The Vanishing Difference Between Hospitals and Insurance Companies

Photograph by Getty Images

Anthem Blue Cross, California’s second-largest insurance company, is entering an unusual arrangement with seven hospital groups in Southern California: Together they’ll create a joint health plan where rival hospitals and the insurance company will share in profits and losses.

Hospitals and insurers usually sit on opposite sides of the table, but the new plan, called Vivity, is the latest example of the blurring line between the companies that provide medical care and the ones that manage risk—and costs—for patients. Most hospitals currently make more money performing a surgery than providing preventive care to avoid one, but under the Affordable Care Act they’re being encouraged to change that: Instead of compensating doctors and hospitals for each service provided, the law encourages arrangements that reward hospitals for better outcomes.

Some health-care providers have responded by consolidating. The behemoth Partners HealthCare, which includes Boston’s Massachusetts General and Brigham and Women’s hospitals—is locked in a battle with competitors over whether its latest attempt to expand is about better managing patient care or accumulating more market power. In Chicago, the proposed merger between two big hospital groups, Advocate Health Care and North Shore University Health System, is raising the same question.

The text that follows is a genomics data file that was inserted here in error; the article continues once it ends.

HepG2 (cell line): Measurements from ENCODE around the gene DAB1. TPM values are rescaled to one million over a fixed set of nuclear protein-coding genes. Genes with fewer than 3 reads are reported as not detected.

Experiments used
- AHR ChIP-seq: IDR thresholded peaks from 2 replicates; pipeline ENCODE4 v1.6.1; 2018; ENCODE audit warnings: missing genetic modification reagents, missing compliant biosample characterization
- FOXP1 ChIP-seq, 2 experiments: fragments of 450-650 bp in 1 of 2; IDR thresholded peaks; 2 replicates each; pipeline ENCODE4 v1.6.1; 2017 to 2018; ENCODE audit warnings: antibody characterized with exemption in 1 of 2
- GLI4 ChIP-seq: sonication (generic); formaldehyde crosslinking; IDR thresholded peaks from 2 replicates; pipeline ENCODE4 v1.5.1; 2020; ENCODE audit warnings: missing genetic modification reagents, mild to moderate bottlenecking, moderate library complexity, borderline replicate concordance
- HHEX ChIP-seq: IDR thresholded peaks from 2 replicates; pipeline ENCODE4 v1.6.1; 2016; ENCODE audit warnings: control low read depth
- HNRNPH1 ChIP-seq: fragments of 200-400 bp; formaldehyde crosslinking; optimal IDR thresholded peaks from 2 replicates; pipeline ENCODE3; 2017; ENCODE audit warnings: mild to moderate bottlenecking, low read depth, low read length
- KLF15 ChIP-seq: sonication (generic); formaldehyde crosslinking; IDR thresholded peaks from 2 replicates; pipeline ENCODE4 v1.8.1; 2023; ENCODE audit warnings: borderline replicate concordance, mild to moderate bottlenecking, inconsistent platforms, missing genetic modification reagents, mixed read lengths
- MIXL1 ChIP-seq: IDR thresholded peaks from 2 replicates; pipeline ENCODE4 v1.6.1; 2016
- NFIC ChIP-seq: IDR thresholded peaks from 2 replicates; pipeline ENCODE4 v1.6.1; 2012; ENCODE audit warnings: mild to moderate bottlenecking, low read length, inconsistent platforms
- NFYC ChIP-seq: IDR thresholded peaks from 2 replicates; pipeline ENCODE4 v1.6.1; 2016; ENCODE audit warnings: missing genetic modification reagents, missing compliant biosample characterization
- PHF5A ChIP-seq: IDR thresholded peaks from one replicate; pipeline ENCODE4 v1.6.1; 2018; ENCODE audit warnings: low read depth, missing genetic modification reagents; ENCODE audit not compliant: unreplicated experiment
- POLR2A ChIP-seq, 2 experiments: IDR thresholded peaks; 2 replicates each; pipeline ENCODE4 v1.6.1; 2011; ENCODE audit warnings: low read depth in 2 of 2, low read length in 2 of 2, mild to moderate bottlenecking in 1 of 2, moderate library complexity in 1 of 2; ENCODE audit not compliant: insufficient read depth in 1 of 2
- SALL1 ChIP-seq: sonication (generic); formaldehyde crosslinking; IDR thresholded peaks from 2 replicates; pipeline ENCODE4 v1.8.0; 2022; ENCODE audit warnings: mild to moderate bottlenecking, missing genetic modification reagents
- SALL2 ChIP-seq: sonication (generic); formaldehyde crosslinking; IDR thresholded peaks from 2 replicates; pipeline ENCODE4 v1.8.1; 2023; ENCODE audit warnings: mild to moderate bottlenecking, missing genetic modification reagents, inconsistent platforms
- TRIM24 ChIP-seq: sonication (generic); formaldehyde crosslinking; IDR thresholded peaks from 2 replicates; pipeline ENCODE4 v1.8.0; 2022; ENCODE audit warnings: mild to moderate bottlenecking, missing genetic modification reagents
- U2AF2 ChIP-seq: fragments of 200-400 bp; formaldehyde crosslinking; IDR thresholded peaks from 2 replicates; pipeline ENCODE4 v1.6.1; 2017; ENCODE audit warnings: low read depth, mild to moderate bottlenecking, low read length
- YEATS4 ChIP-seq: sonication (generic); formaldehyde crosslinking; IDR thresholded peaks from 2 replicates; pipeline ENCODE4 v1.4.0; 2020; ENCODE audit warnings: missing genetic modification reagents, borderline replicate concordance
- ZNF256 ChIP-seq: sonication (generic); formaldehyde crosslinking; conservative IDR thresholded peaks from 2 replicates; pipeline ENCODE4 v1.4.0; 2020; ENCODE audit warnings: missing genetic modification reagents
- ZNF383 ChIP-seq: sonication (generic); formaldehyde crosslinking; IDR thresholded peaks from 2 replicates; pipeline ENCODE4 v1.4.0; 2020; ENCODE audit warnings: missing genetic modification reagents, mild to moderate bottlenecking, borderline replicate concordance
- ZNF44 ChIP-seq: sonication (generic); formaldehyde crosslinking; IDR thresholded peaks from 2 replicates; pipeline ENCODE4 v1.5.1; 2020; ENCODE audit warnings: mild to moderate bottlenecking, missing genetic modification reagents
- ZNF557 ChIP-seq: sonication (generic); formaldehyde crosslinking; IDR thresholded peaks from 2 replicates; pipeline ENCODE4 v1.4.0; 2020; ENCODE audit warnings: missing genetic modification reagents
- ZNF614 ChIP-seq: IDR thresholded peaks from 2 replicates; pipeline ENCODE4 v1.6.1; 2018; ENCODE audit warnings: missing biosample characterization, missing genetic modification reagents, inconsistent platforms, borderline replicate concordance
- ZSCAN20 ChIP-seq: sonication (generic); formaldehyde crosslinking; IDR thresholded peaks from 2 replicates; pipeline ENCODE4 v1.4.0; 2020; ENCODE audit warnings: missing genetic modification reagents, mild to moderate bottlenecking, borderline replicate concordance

Anthem’s deal with Southern California hospitals, including Cedars-Sinai, UCLA Health, and MemorialCare Health System, is a different proposition. The hospitals won’t be merging. But together they’ll have a shared incentive to bring down medical costs for patients on the Vivity plan.

It’s an attempt to compete with Kaiser Permanente, the giant California health system that insures more than 7 million people in the state and operates its own network of doctors and hospitals. Kaiser has about 40 percent of the California health insurance market, compared with 23 percent for Anthem, a division of WellPoint, according to a report in the Los Angeles Times last year.

Anthem is also facing backlash from consumers over health plans that hold down premiums by offering only narrow networks and exclude premier hospitals such as Cedars-Sinai or UCLA, which typically have higher costs. With Vivity, Anthem will offer employers a network that includes big academic hospitals and will still be cheaper than its standard HMO plan, according to the L.A. Times.

Medical providers and insurance companies in California may have another reason to collaborate to hold down costs: The state insurance commissioner may get the power to reject premium increases if voters approve a ballot measure called Prop 45 in November. A state-imposed ceiling on insurance premiums could limit how much hospitals can charge. For hospitals and insurance companies, sitting down and figuring out how to cut some costs voluntarily—and share in the savings—is a much more palatable option. The big unanswered question: whether Vivity can actually deliver the savings it promises.

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